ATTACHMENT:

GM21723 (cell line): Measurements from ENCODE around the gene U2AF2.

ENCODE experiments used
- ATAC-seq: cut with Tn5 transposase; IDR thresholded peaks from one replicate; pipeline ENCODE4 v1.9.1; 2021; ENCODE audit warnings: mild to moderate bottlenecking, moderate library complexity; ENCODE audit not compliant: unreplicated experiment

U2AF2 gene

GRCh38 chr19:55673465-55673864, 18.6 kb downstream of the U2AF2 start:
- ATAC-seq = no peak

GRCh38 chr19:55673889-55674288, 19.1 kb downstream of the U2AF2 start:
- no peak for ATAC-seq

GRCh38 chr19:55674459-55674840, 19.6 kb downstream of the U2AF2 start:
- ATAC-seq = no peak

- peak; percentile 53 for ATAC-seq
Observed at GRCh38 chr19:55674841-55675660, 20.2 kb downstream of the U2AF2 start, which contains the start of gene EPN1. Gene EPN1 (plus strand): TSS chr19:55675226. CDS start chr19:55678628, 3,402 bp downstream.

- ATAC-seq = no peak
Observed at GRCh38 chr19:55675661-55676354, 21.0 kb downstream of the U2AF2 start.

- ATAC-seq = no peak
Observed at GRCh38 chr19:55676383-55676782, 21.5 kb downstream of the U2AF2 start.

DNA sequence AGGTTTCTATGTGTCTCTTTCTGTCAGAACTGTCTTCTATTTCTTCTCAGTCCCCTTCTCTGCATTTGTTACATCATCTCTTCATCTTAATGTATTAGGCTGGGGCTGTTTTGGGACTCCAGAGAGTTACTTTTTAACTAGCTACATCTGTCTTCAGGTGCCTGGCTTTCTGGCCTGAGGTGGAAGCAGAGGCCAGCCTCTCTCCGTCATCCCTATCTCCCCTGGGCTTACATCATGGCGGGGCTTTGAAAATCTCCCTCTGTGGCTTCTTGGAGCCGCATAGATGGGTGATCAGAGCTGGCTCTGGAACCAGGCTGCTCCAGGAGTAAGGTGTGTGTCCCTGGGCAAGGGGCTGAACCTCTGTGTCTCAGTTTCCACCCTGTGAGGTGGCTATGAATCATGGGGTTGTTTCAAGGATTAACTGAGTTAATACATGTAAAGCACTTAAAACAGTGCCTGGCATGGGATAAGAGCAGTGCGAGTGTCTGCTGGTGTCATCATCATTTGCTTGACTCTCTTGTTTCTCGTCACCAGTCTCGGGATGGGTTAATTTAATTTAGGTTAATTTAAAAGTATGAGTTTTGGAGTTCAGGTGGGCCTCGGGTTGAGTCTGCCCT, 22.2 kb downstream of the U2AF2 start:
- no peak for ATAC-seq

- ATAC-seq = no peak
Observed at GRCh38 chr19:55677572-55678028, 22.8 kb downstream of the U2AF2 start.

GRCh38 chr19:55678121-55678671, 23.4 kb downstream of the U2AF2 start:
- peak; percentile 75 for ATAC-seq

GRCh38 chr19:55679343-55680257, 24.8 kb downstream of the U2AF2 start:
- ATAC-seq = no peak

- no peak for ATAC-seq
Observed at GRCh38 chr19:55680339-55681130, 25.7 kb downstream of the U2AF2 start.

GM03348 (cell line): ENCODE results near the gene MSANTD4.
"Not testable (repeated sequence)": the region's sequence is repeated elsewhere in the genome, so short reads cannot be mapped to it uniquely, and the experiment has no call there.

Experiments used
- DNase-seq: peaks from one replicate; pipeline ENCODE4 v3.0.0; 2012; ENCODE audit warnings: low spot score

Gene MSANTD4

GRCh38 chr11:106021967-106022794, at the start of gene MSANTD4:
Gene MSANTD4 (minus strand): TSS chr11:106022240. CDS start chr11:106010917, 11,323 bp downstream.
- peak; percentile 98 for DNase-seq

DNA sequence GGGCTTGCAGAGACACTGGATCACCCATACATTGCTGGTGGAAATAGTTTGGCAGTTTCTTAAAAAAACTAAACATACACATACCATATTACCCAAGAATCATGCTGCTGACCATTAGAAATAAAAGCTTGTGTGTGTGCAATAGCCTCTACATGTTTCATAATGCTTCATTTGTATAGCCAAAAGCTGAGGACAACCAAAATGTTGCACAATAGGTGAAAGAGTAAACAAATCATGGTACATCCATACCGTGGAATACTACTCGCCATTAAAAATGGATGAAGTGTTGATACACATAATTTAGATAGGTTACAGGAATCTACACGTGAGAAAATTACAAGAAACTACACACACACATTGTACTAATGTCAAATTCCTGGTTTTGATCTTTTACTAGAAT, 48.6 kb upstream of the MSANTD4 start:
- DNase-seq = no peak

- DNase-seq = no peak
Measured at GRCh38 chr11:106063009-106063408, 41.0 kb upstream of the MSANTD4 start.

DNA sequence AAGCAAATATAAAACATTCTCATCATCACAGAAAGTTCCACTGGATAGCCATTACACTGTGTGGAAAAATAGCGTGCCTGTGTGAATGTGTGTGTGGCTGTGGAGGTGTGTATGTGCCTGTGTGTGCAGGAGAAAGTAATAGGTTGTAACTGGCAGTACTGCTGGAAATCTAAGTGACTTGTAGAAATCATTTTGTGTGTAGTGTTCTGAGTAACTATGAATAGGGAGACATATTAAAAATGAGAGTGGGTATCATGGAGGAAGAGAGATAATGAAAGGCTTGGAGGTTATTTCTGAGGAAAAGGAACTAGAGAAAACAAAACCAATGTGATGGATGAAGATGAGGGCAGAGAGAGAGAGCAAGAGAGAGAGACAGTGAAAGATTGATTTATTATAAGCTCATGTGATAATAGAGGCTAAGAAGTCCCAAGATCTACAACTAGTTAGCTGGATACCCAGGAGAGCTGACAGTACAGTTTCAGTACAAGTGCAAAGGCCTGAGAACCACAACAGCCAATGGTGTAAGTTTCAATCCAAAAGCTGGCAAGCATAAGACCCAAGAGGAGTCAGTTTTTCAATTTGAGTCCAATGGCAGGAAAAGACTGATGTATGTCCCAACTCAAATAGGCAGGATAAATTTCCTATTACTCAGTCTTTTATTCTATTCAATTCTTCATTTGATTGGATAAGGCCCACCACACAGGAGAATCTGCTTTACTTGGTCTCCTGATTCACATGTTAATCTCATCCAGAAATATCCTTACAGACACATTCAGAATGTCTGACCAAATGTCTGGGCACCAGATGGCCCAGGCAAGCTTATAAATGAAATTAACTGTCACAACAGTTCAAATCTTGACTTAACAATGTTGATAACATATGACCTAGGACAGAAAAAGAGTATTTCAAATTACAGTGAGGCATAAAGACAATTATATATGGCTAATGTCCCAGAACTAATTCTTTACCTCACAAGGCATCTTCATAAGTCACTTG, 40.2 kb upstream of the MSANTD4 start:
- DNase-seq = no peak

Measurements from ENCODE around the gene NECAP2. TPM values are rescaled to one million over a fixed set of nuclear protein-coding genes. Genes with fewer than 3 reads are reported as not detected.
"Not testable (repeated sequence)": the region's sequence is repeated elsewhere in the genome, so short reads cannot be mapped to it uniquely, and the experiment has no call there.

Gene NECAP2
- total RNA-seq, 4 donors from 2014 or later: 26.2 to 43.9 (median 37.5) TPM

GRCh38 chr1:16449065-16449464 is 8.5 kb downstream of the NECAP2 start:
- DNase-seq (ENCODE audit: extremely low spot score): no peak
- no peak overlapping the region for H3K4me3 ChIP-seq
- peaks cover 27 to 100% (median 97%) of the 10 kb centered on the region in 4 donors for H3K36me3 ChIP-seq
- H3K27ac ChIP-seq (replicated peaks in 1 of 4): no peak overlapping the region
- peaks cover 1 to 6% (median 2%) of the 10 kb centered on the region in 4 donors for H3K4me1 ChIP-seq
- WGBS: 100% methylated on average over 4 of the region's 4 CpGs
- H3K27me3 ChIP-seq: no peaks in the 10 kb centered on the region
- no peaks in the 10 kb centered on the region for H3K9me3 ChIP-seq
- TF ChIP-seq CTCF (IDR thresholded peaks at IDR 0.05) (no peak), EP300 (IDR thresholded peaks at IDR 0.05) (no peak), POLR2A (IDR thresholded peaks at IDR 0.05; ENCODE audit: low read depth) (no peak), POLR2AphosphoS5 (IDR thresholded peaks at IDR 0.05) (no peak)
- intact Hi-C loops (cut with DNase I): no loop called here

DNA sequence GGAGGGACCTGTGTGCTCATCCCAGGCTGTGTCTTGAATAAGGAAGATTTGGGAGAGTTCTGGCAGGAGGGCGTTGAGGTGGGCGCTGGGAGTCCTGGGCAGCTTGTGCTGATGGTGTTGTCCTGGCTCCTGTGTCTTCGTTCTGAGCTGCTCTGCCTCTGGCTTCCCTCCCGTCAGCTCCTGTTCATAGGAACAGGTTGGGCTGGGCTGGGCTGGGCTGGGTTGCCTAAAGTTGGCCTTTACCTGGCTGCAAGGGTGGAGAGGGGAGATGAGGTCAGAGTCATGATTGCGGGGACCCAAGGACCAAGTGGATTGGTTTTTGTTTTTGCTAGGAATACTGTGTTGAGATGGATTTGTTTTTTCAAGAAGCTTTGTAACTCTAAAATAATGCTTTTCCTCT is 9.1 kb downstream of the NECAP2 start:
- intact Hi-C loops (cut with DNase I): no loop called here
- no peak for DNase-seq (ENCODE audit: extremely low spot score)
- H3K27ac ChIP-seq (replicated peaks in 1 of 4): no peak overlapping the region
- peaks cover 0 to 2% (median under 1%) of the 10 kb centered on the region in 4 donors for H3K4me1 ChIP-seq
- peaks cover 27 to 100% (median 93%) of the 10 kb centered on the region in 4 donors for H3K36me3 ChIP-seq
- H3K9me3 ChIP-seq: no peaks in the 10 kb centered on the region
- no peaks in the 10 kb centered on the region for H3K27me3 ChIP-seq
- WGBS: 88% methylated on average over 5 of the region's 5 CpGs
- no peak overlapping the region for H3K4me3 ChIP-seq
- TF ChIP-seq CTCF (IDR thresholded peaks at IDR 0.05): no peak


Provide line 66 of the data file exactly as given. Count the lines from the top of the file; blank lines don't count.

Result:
- TF ChIP-seq CTCF (IDR thresholded peaks at IDR 0.05): no peak